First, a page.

Have you ever seen anything more magnificent? That’s one good looking poop hole.

I spent the rest of the morning physically recovering and mentally preparing for my trip down the poop hole. Too soon, it was time for me to head back to the farm, saw and hammer in hand. Step 1 was finishing digging out the dirt behind the wall that would prevent me from pushing it back into place. Step 2 was cutting pieces of wood to be hammered into the ground and hold the wall up from inside the hole. Step 3 was getting into the hole, smacking the wall back into place, and hammering the new wood into the ground. This was obviously the most horrible part, and it was worse than last time because the poop was deeper. When I put my foot down, I had NO clue when I would hit solid ground. I was just praying that it would be sometime before the poop completely overtook my boot. Panic panic panic panic andddd sigh of relief. An inch to spare. With my feet held securely in place, I did what I needed to do and got the heck out of there. Step 4 was re-nailing the edge of the wall to the column. I put in about 6 nails rather than the 1 we had before, just for good measure. And then I added more on the other side too. That wall isn’t going anywhere. And if it does, I promise you that I won’t be the one getting into the hole to fix it. Step 5 was filling back in behind the wall (and hoping it didn’t collapse again). Step 6 was mounding the dirt up next to the wall so that any water will drain away from the hole. Finally, step 7 was finishing the gutter. Are you exhausted just reading about it? I’m re-exhausted just writing about it. Looking back on the whole poop hole process, there are probably close to 100 things we could have planned or designed or implemented better. If anyone is considering building one of their own, please get in touch and I’ll give you some suggestions.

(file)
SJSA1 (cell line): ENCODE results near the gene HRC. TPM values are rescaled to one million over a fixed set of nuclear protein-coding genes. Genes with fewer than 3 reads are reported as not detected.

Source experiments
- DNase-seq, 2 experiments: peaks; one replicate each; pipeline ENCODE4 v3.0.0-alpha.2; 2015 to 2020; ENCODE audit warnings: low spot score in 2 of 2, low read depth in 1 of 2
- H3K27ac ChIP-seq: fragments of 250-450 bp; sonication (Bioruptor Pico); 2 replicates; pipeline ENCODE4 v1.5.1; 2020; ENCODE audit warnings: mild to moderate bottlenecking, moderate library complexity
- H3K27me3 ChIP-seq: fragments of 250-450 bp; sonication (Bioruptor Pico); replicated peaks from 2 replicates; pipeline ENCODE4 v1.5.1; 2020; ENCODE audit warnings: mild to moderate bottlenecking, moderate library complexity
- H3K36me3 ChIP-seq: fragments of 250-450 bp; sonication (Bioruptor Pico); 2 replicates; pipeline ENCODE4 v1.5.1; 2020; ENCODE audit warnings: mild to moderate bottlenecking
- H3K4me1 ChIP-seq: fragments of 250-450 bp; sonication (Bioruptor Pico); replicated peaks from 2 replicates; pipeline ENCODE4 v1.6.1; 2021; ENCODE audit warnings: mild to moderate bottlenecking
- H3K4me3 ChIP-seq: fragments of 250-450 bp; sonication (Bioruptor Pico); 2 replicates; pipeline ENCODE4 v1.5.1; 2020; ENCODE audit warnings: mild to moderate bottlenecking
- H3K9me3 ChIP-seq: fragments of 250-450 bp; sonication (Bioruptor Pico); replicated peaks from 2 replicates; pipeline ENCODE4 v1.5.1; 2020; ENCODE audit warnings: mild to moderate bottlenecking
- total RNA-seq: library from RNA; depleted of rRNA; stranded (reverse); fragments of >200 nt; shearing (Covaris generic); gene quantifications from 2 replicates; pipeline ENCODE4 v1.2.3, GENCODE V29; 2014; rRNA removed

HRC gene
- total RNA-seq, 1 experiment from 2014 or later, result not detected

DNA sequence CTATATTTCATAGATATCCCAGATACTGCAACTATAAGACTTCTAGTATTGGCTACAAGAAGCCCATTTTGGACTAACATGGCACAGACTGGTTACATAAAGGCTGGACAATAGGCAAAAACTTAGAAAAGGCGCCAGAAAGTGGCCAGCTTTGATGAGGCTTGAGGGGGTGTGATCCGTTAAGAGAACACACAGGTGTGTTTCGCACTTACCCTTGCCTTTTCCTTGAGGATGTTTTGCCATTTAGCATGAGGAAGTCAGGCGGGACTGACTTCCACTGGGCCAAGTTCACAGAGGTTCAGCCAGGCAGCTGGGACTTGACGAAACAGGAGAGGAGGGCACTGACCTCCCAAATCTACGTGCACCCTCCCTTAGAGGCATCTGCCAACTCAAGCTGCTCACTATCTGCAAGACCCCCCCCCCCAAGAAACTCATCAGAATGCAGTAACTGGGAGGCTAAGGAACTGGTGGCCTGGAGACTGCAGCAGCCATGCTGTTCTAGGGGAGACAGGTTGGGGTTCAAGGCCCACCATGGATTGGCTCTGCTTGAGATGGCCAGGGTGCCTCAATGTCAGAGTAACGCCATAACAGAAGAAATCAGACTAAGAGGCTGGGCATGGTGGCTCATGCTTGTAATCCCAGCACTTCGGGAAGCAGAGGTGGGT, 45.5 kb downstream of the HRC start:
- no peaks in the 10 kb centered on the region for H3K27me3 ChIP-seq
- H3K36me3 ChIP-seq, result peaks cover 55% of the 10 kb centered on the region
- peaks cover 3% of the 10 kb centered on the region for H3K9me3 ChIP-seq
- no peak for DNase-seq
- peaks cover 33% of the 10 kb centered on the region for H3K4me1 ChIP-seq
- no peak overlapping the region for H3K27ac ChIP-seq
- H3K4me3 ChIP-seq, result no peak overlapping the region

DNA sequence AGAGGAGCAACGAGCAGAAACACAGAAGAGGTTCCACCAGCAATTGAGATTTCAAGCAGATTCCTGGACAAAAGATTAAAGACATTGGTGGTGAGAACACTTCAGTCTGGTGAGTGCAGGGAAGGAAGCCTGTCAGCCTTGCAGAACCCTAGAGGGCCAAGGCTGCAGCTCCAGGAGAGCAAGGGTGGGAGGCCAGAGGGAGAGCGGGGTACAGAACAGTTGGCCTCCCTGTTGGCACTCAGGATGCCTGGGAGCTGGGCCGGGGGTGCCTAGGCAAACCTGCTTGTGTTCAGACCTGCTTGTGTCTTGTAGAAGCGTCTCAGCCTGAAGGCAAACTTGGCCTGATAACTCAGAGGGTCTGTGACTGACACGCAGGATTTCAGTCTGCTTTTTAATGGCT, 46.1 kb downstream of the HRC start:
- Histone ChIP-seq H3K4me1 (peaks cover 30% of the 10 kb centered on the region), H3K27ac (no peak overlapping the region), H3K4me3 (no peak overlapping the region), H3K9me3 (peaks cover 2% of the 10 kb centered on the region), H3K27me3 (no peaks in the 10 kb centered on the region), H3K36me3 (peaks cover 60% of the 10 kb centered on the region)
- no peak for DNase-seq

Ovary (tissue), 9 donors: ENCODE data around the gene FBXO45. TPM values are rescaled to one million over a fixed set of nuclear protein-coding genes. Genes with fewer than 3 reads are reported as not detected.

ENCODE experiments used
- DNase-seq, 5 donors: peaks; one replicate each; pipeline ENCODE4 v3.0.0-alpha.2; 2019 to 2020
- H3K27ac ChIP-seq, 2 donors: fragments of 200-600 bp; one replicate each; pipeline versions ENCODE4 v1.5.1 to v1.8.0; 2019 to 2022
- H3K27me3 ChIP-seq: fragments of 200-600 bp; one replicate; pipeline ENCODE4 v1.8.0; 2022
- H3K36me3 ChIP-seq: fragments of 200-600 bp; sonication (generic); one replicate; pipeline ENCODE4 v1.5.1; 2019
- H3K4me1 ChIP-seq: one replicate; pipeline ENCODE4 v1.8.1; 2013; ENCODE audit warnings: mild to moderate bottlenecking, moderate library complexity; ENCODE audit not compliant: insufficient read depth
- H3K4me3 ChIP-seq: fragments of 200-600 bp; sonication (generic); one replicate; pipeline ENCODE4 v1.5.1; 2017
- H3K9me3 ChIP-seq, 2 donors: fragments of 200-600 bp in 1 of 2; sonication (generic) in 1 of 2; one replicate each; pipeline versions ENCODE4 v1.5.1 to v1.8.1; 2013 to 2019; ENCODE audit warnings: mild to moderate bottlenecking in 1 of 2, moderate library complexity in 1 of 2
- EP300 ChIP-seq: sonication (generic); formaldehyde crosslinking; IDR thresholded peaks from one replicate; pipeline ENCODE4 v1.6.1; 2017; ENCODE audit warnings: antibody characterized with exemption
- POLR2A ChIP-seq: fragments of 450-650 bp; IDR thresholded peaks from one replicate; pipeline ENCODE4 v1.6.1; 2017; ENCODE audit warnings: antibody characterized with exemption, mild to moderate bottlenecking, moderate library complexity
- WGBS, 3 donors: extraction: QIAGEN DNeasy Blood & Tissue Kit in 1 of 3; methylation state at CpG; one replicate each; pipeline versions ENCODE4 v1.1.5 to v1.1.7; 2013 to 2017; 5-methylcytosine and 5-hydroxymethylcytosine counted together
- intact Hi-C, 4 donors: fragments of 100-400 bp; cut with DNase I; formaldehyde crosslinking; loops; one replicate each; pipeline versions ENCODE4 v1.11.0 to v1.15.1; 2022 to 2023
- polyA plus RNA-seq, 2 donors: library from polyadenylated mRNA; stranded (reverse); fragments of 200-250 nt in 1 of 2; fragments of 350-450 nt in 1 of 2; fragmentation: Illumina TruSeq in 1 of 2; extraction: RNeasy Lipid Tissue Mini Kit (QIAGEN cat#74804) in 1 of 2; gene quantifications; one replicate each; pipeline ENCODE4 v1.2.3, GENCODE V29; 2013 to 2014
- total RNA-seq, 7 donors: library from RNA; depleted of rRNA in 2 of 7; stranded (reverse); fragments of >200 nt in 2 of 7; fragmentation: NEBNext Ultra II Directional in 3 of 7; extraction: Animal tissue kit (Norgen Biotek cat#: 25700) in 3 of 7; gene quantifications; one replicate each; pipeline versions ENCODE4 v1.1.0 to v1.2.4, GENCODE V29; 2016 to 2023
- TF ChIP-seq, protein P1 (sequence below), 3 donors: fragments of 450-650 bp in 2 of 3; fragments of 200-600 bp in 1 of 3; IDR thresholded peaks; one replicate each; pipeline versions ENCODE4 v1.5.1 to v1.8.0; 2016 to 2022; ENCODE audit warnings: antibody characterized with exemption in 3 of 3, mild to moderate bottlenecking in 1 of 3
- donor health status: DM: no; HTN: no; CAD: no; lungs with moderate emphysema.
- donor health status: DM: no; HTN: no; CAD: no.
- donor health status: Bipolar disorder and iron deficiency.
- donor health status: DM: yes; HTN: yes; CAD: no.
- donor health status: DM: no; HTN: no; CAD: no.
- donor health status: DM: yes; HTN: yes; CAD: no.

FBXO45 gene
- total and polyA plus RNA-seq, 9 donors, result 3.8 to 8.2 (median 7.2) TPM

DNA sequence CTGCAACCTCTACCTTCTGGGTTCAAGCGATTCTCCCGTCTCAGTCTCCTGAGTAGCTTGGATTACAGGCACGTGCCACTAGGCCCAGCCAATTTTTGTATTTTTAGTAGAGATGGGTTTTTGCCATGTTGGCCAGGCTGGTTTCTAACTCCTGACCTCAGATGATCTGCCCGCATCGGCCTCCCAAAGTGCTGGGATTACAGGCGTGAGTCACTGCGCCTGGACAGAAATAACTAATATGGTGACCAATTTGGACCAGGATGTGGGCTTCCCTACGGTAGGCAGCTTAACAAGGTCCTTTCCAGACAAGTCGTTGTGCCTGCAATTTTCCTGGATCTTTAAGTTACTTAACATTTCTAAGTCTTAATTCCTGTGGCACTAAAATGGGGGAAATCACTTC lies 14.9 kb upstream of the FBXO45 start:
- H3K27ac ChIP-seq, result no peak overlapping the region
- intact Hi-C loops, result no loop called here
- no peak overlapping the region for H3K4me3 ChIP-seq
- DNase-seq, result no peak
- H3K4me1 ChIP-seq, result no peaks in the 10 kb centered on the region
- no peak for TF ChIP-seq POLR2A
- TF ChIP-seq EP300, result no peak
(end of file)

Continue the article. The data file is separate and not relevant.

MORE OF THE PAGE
The sky on the way home was pretty cool, and you can see my eight favorite palm trees.

It’s time to celebrate though… here are the words you thought you would never read: the poop hole is finished. The poop hole is FINISHED. THE POOP HOLE IS FINISHED!!!! I’m sure at this point you’re thinking, “thank goodness, if I had to hear about that stupid hole one more time, I would stop reading for good.” (Did you ever think you would read the word “poop” this many times in your life? I’m guessing no.) Well, good news for both of us. From this moment on, I will never mention the poop hole again (but realistically, this a soft “never”, similar to my previous “never standing in poop again” never).

The day ended on another high note. On my walk home, I walked past a field where there were hundreds of fireflies! We’ve gone looking for fireflies before, but there usually aren’t more than a few. This time was unreal. I’ve never seen anything like it. Watching the field was like seeing a Christmas light show. It’s probably one of the coolest things I’ve ever seen. And just think… if I didn’t happen to be walking home from the farm at that hour, I never would have seen them. I guess some good did come out of the thing-that-must-not-be-named.